Unlocking the Full Potential of Bin Picking with the Right 3D Camera

Unlocking the Full Potential of Bin Picking with the Right 3D Camera

John Leonard

Robotic bin picking is one of the most widespread applications for robots in industry. If you asked the average engineer ‘what is bin picking?’ they likely couldn’t give you an answer. Furthermore, even automation experts often have a different take on what bin picking is really all about and its crucial components. In this article, we will look at the fundamentals of bin-picking and what are the key considerations for choosing the ideal 3D camera for your application.

Table of contents

  1. What is bin picking?
  2. Key considerations: what are we picking?
    Object size
    Object material
    Object shape and complexity
    Size of the bin
    Robot-mounted or static 3D vision
  3. Zivid 3D cameras for bin picking
    Super point cloud fidelity
    All your data from one single camera
    Artifact Reduction Technology
    High Dynamic Range
    Excelling in a tough industrial setting
    Made for deeper bins
  4. Conclusion

Download bin picking ebook


Bin picking fundamentals 

So, what is bin picking exactly? On the surface it is the routine picking of objects from a container, or ‘bin’ which can vary in size from a few tens of centimeters up to large bins of a meter or more in length. These parts are then placed somewhere else by the robot. It is however, a far less than routine operation when examined more closely, the parts can vary immensely in size, shape, and material. The placement phase can be a simple drop into another container or a more complex, orderly placement or even a direct placement into another piece of equipment such as a CNC machine. But bin-picking is absolutely cored to manufacturing operations lying at the intersection between component parts and the further machining and assembly in the overall process.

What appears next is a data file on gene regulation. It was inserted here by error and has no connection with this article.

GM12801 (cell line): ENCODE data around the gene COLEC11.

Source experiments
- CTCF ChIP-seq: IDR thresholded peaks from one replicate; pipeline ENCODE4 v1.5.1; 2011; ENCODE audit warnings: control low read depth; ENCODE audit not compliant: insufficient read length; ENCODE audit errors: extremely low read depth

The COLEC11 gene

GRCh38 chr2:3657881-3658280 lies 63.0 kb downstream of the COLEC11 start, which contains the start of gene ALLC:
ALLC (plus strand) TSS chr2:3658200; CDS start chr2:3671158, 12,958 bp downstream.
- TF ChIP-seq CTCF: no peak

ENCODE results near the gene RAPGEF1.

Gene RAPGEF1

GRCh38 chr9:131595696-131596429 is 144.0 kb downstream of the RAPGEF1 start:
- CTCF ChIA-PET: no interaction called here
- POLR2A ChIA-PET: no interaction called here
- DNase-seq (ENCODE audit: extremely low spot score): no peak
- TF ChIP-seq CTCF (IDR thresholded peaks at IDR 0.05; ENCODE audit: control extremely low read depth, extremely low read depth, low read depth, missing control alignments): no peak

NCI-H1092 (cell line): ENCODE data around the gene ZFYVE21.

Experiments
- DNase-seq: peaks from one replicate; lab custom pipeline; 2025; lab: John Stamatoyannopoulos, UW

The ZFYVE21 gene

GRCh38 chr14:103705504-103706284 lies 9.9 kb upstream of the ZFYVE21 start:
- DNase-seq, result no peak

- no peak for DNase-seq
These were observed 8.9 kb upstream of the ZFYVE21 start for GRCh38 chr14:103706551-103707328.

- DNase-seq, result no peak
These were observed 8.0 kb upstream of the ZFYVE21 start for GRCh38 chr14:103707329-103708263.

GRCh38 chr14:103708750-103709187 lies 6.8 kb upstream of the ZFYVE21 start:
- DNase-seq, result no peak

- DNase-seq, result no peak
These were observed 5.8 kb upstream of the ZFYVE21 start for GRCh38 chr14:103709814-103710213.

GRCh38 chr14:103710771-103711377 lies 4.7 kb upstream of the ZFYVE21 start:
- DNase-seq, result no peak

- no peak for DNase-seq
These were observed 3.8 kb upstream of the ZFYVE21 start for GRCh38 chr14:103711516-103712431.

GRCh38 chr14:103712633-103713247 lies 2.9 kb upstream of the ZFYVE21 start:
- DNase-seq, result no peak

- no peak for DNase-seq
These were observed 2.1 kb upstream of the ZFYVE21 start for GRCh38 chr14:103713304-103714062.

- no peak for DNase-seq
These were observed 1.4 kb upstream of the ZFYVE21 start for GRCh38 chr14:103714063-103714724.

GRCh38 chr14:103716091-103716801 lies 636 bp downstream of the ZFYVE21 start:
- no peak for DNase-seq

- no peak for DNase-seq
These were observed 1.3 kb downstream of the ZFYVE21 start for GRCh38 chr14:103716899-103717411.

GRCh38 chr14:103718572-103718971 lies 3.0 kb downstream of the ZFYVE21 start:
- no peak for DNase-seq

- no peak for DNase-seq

Pick and place with Zivid 3D camera

Key considerations: What are we picking? 

As mentioned, the scope of the type of parts that are being picked in these operations is extremely varied. The parts can vary in size, material, and shape, and these are just the basic aspects. This variability is in large part the reason that humble bin-picking remains one of the greatest robotic challenges to do effectively and reliably. 

Object size 

On the small side, the objects that are being picked could be small screws, nuts, and washers that are maybe several millimeters in diameter. There is a realistic limit to how small a part can be for reliable bin picking, and there are numerous gripping tools designed to do this well, currently a few millimeters in diameter and perhaps a centimeter or more in length. From here, it goes through to medium-sized parts such as flanges and gear cogs that are tens of centimeters in size, right up to large objects such as camshafts and long tubes that may be a meter or more in length. The ability of the robot to pick very small items will generally be dictated by parameters such as resolutions, accuracy and especially the amount of trueness error present in the system. 

Object material 

The material of objects being picked also varies significantly. Metal parts are very common in bin picking operations in manufacturing industries such as automotive, white goods and general product assembly. The object’s material is important in another way to robotics that use 3D machine vision, its level of reflectivity. Very shiny metallics pose particular challenges when mirror-like surfaces can cause scattering of the scan patterns. Conversely. Very dark absorbent parts such as rubber hoses present a different set of challenges, where no light might be reflected. 

Object shape and complexity 

The third important component is the complexity of the object’s shape. It can affect the detection of the part as well as determining a pick point. A very complex-shaped part may only have one good pick point for the robot, whereas a simpler shape may have more flexibility in terms of a suitable picking point for the robot. 

Size of the bin 

Bins come in different sizes and depths; the euro container standard is the most encountered. Your cell may also have to handle different size bins for different parts and jobs. Often the parts in the bin are randomly placed. This is where bin picking is so different from tightly synchronized robotic operations often seen, where everything is in a known set place. In a situation such as automotive assembly, for example, everything follows a tightly synchronized repeatable pattern, there is very little unpredictability. Bin picking has a great deal of unpredictability and robot movements. This cannot be handled by a pre-programmed system. It must have acute 3D visual capabilities to give the robot the situational awareness it needs to complete the task confidently.